Until recently, the semiconductor industry’s awareness of the advantages to chip design and electronic design automation (EDA) tools in the cloud was somewhat “overcast.” While many applications that we use in our everyday lives (such as payment processing, business process/collaboration, and big data analytics) all rely on cloud computing technologies, the chip design industry has taken longer to adopt cloud solutions.
The days of chip design houses investing in their own high-performance data-center capacities for arduous tasks such as library characterization are waning. Under the competitive pressures of the semiconductor industry, chip designers are choosing to migrate to cloud computing technologies to keep up with taxing quality requirements, demanding time-to-market targets, and sky-high costs. Innovative, cloud-oriented EDA solutions are just what a semiconductor industry that is defined by these exacting requirements needs to address these challenges — and to thrive.
Let’s take a closer look at how utilizing the public cloud for semiconductor design and verification can help fuel silicon innovation as the benefits of Moore’s law begin to diminish.
The cloud as the new frontier
Until recently, the industry’s outlook on the role of the cloud in silicon development was a mixed bag. That’s because Moore’s law had guided the industry through more than 50 years of growth and innovation. However, as Accenture has noted, the pace of Moore’s law is slowing while “chip development costs have skyrocketed, competition is coming from non-traditional places, and customers are demanding exponentially more power and functionality to support exciting new applications such as the internet of things (IoT), artificial intelligence (AI), and, soon, quantum computing.”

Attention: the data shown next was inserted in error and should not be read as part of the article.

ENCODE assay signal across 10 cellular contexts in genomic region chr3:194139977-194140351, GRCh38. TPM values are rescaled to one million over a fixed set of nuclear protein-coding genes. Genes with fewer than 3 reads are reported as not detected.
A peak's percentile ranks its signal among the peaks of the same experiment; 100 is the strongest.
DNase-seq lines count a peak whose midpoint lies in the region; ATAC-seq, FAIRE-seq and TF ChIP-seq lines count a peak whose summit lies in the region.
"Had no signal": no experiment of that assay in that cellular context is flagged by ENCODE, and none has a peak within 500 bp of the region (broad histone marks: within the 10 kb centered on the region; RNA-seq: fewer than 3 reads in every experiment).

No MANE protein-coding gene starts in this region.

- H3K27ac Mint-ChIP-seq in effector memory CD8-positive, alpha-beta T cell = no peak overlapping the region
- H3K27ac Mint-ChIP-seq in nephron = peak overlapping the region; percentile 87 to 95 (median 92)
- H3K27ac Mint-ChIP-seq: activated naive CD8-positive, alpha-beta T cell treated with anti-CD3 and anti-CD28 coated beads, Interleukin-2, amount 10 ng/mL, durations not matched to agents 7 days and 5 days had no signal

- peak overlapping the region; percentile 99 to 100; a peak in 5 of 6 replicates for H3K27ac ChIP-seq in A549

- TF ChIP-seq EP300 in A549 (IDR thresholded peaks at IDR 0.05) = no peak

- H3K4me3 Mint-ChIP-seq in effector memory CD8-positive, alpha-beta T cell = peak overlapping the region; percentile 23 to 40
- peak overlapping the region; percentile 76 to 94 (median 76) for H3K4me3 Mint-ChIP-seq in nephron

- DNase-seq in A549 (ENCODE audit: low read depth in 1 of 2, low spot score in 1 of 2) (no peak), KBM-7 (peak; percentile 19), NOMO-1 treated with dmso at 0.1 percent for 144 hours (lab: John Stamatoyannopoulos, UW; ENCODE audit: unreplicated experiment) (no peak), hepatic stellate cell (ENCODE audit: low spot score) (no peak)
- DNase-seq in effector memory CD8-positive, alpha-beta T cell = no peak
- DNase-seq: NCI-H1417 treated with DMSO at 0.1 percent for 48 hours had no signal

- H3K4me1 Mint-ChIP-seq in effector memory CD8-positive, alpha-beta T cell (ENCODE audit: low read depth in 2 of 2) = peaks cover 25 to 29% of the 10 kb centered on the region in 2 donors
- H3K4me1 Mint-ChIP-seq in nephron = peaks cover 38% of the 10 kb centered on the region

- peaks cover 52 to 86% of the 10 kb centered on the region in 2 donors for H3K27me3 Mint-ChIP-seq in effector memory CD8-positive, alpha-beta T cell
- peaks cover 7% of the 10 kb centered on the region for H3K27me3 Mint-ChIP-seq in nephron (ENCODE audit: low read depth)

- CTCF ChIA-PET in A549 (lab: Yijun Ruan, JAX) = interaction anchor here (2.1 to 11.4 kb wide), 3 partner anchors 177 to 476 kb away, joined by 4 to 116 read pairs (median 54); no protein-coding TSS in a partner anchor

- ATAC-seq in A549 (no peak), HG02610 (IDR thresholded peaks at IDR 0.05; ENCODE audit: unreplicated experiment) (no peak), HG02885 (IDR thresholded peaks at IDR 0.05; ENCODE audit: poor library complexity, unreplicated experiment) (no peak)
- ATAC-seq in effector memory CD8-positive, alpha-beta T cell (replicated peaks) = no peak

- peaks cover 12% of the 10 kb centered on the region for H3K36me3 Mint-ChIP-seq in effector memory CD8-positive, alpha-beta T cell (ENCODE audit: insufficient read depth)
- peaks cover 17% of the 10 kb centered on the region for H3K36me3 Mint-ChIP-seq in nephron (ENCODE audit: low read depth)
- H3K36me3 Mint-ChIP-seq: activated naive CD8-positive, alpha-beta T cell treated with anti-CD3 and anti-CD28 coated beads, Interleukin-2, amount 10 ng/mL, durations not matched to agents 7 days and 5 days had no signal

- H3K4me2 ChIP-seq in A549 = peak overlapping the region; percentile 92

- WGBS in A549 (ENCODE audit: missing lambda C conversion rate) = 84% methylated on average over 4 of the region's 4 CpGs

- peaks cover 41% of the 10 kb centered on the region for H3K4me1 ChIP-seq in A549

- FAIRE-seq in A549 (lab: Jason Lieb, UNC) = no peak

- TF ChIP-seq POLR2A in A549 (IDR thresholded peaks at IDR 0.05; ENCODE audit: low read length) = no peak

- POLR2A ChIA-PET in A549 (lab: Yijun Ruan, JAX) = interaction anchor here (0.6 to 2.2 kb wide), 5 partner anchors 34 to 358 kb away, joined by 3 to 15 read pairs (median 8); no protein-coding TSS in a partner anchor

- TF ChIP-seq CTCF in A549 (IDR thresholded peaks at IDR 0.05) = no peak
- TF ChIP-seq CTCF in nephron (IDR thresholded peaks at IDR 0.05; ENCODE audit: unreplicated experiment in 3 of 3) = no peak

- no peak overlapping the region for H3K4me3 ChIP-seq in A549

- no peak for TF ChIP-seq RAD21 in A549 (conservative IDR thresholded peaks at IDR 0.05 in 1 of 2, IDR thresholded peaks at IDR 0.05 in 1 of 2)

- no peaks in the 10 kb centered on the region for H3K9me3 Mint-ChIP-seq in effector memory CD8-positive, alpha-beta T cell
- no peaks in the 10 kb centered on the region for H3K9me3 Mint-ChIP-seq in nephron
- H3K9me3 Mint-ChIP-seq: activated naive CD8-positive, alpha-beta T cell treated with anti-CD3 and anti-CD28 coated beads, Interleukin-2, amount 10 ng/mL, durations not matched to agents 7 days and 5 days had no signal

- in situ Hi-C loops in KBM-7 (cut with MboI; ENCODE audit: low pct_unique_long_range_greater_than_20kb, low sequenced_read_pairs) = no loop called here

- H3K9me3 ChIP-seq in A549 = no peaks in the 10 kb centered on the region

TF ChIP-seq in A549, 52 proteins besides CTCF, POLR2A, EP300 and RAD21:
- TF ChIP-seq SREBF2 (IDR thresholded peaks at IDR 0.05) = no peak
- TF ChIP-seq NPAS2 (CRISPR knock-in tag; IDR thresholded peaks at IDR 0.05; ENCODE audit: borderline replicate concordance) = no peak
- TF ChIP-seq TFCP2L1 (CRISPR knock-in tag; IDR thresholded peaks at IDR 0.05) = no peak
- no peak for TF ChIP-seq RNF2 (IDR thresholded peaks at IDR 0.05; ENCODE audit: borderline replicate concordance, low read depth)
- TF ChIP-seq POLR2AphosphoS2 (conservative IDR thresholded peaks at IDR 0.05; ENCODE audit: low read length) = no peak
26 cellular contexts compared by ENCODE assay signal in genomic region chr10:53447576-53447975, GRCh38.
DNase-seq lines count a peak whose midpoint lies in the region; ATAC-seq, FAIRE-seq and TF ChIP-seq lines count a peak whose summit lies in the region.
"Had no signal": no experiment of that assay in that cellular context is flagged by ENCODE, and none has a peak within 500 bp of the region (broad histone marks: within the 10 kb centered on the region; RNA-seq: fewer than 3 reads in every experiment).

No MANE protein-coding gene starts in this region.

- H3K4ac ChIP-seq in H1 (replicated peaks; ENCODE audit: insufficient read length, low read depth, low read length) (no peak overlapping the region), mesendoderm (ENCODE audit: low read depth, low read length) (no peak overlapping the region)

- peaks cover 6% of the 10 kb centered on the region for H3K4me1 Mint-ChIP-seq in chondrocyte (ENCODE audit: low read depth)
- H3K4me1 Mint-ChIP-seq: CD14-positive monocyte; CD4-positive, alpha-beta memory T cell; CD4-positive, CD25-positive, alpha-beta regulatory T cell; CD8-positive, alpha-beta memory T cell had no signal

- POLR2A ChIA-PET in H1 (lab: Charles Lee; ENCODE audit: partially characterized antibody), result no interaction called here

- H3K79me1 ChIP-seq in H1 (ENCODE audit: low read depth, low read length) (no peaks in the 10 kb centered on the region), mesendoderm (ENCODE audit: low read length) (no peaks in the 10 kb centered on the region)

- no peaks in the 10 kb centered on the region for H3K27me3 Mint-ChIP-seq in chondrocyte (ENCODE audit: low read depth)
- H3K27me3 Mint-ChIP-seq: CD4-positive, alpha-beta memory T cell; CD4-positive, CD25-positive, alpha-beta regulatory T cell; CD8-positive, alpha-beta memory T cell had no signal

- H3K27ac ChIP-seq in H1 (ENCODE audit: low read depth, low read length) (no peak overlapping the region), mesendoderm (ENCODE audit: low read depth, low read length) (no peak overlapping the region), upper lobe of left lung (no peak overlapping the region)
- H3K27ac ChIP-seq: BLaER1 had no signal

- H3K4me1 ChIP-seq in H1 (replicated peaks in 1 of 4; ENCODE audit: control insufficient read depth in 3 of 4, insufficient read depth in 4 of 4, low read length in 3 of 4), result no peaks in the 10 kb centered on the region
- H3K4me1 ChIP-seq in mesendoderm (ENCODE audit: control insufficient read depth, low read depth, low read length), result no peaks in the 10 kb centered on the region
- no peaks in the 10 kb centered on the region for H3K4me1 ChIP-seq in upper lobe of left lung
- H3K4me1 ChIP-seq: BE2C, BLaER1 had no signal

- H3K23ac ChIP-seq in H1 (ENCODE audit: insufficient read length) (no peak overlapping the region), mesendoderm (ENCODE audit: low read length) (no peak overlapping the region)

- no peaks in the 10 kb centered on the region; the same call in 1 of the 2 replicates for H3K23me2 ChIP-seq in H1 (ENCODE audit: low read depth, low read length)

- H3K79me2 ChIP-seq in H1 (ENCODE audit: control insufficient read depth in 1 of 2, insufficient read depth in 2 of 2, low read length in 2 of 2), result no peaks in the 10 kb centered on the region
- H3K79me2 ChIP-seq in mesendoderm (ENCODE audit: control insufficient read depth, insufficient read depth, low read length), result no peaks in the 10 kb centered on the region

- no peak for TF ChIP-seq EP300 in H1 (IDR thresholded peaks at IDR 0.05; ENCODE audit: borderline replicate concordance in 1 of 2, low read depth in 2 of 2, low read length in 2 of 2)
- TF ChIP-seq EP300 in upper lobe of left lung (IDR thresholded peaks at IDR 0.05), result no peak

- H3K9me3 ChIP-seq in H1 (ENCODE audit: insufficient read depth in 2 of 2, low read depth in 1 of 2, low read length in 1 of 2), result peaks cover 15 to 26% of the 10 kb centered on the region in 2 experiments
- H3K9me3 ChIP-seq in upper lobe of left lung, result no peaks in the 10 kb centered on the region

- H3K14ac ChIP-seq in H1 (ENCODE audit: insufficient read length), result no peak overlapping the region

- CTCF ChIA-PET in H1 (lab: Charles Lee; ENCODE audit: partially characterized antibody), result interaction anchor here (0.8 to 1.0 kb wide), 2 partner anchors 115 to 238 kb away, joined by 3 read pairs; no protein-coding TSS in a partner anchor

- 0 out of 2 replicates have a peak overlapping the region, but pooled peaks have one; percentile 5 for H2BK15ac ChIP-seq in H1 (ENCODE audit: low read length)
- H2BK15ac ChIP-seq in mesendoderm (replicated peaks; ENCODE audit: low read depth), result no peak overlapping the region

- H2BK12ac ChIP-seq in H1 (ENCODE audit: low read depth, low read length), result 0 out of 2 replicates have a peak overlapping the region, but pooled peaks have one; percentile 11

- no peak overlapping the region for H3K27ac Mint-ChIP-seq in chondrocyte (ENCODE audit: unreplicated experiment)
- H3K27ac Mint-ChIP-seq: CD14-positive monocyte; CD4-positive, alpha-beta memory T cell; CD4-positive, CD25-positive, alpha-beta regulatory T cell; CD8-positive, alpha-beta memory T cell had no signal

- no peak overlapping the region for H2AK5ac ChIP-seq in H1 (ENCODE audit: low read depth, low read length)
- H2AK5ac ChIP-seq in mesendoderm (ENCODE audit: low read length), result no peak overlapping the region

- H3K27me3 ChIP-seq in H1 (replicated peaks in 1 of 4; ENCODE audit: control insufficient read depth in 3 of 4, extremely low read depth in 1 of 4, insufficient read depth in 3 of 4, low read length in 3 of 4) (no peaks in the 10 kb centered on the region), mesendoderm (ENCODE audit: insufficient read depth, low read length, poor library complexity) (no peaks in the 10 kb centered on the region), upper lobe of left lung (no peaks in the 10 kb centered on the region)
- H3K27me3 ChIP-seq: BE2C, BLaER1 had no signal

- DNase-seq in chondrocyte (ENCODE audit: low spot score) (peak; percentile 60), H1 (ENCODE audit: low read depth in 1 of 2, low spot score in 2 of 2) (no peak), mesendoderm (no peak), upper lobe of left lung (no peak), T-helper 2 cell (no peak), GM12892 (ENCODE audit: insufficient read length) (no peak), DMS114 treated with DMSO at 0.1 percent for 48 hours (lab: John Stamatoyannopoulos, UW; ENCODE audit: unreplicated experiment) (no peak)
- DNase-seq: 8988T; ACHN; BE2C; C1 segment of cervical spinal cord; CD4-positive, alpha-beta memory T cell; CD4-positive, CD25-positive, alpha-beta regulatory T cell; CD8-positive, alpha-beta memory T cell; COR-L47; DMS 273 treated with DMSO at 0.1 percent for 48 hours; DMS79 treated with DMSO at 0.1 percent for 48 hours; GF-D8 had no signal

In an increasingly competitive landscape where compute capacity has held up chip designs from being brought to market faster, cloud computing is naturally becoming a viable option for companies to procure the needed resources for designing and verifying modern systems on chip (SoCs).
While chip design houses have their own varying philosophy, there are some universal market drivers that are influencing more chip designers to move to the cloud.